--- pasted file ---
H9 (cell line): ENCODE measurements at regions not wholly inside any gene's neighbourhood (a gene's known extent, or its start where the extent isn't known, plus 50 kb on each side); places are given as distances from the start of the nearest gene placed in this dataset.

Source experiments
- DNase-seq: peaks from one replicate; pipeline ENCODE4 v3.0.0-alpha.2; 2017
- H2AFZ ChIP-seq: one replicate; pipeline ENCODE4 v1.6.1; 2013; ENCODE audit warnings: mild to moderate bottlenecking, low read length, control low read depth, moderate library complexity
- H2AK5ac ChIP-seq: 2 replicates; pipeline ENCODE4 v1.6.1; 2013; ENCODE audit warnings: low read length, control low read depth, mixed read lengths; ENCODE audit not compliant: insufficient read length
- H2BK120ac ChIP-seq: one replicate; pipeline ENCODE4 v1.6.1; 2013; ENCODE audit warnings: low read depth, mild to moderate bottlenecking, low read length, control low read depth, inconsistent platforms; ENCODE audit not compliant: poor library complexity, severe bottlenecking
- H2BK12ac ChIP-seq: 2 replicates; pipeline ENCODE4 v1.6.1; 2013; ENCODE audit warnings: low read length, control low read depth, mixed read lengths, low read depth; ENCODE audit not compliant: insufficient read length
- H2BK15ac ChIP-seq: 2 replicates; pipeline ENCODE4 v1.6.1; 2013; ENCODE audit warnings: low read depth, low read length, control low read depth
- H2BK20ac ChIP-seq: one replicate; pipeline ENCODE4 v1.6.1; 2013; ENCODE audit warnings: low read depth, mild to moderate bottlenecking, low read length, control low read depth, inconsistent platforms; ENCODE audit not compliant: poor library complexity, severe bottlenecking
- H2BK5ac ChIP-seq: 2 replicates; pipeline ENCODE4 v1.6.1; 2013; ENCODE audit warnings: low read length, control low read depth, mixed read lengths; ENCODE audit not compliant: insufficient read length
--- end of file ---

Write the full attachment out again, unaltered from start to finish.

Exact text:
H9 (cell line): ENCODE measurements at regions not wholly inside any gene's neighbourhood (a gene's known extent, or its start where the extent isn't known, plus 50 kb on each side); places are given as distances from the start of the nearest gene placed in this dataset.

Source experiments
- DNase-seq: peaks from one replicate; pipeline ENCODE4 v3.0.0-alpha.2; 2017
- H2AFZ ChIP-seq: one replicate; pipeline ENCODE4 v1.6.1; 2013; ENCODE audit warnings: mild to moderate bottlenecking, low read length, control low read depth, moderate library complexity
- H2AK5ac ChIP-seq: 2 replicates; pipeline ENCODE4 v1.6.1; 2013; ENCODE audit warnings: low read length, control low read depth, mixed read lengths; ENCODE audit not compliant: insufficient read length
- H2BK120ac ChIP-seq: one replicate; pipeline ENCODE4 v1.6.1; 2013; ENCODE audit warnings: low read depth, mild to moderate bottlenecking, low read length, control low read depth, inconsistent platforms; ENCODE audit not compliant: poor library complexity, severe bottlenecking
- H2BK12ac ChIP-seq: 2 replicates; pipeline ENCODE4 v1.6.1; 2013; ENCODE audit warnings: low read length, control low read depth, mixed read lengths, low read depth; ENCODE audit not compliant: insufficient read length
- H2BK15ac ChIP-seq: 2 replicates; pipeline ENCODE4 v1.6.1; 2013; ENCODE audit warnings: low read depth, low read length, control low read depth
- H2BK20ac ChIP-seq: one replicate; pipeline ENCODE4 v1.6.1; 2013; ENCODE audit warnings: low read depth, mild to moderate bottlenecking, low read length, control low read depth, inconsistent platforms; ENCODE audit not compliant: poor library complexity, severe bottlenecking
- H2BK5ac ChIP-seq: 2 replicates; pipeline ENCODE4 v1.6.1; 2013; ENCODE audit warnings: low read length, control low read depth, mixed read lengths; ENCODE audit not compliant: insufficient read length